For a full-screen canvas, how do I determine browser client size?

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I've tried various ways of determining the size of the browser's client area in terms of physical pixels, but I get a non-integer result on mobile devices.

For example: window.outerWidth * window.devicePixelRatio on a Pixel 2 with Chrome yields 1081.5 even though I know that the browser's client area is actually 1080 pixels wide.

Another way of seeing this is going to mydevice.io and multiplying JS screen.width with JS pixel-ratio.

Is there a better way to determine physical client size?


There's no way to do this right now, but the proposed ResizeObserver API will probably enable this in the future.

https://github.com/WICG/ResizeObserver/issues/61

Find the dimensions of a web page element : TechWeb : Boston , Follow these instructions to determine the dimensions of any element on your web In the new window that appears in the bottom of your browser, move your​  The worst thing you can do is to resize the Tor browser manually to a random size instead of maximizing it. The adversary won't have a clue about the hardware you're running on, but you will probably be the only person with that browser size on each site you visit. This means your activity can be tracked - the adversary will know that sites A


<button onclick="myFunction()">Try it</button>

    <p><strong>Note:</strong> The innerWidth and innerHeight properties are not supported in IE8 and earlier.</p>

    <p id="demo"></p>

    <script>
    function myFunction() {
        var w = window.innerWidth;
        var h = window.innerHeight;
        document.getElementById("demo").innerHTML = "Width: " + w + "<br>Height: " + h;
    }
    </script>

WebGL Resizing the Canvas., Here's what you need to know to change the size of the canvas. Well, first we can get the browser to stretch the canvas to fill the window with CSS. Example. I've tried various ways of determining the size of the browser's client area in terms of physical pixels, but I get a non-integer result on mobile devices. For example: window.outerWidth * window.devicePixelRatio on a Pixel 2 with Chrome yields 1081.5 even though I know that the browser's client area is actually 1080 pixels wide.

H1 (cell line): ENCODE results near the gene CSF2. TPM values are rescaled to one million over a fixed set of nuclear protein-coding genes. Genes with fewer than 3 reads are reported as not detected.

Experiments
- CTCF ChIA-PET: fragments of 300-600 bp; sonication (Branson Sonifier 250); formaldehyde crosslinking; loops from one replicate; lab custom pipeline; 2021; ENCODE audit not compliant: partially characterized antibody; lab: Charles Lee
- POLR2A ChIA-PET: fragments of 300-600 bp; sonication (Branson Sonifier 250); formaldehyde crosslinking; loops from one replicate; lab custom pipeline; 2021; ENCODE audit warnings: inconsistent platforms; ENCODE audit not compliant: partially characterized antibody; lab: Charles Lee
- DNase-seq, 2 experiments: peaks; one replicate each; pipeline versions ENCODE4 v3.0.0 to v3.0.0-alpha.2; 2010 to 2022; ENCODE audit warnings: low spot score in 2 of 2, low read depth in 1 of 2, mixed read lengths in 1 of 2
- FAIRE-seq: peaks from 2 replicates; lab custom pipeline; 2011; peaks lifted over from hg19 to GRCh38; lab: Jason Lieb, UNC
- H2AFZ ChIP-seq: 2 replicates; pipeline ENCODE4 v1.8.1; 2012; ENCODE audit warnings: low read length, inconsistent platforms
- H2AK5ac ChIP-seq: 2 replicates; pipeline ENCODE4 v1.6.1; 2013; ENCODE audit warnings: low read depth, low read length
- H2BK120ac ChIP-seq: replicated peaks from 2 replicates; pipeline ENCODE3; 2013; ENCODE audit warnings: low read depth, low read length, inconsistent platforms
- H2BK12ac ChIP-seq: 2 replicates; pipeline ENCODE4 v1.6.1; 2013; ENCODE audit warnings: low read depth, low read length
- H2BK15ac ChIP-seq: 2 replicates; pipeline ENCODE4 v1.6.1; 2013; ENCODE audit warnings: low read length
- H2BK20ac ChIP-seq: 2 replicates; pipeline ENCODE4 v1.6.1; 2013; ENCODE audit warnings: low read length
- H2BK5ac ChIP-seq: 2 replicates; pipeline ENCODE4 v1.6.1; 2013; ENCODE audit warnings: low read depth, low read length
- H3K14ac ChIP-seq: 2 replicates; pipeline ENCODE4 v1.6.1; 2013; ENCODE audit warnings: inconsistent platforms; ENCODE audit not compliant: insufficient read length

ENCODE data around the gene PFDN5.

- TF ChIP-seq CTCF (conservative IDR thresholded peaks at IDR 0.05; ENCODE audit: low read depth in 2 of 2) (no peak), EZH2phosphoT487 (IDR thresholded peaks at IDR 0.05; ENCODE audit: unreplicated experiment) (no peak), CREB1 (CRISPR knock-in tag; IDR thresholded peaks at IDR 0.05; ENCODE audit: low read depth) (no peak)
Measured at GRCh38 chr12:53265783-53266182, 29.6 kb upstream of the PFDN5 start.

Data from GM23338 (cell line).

If you want to exclude client taskbars, you can use window.screen.availHeight and window.screen.availWidth.

Else, use window.screen.height and window.screen.width.

Source

HTMLCanvasElement.width, This is one of the two properties, the other being HTMLCanvasElement.height , that controls the size of the canvas. Syntax. var pxl = canvas .width  I can get the user's screen size, and that has helped me to get closer to what I want, but is isn't close enough. I have a web page that should display a graphic exactly in the browser window. The graphic height will just fill the browser window. I need to figure out two things:


Window.devicePixelRatio, devicePixelRatio to determine how much extra pixel density should Set display size (css pixels). var size = 200; canvas.style.width = size +  On mobile devices, the images might fill the full screen, either horizontally or vertically, depending on how the viewer holds their device. OR, they might appear as an inset on a dark background. There’s really no right or wrong size image for Moments. Vertical 9:16 does look awesome in your Moment, but not at all good in your original tweet.


Window innerWidth and innerHeight Property, These properties are read-only. Tip: Use the outerWidth and outerHeight properties to get the width/height of the browser window. Browser Support. The numbers  The width property returns the total width of the user's screen, in pixels. Tip: Use the height property to get the total height of the user's screen. Browser Support. Technical Details. A Number, representing the total width of the user's screen, in pixels. All screen properties in one example: txt += "<p>Total width/height: " + screen.width


Full Screen Canvas, #Keeping it Full Size. The preview area in the editor can be resized, and of course browser windows can be resized. Your canvas is set to a fixed  Close all but one (1) of these smaller windows. "Grab" the corners of the remaining window with your cursor and "stretch" it to the desired size but do NOT maximize it! Now close the resized window. The resized window MUST be the last window closed in order for its size to be remembered. Or you can install IE New Window Maximizer and forget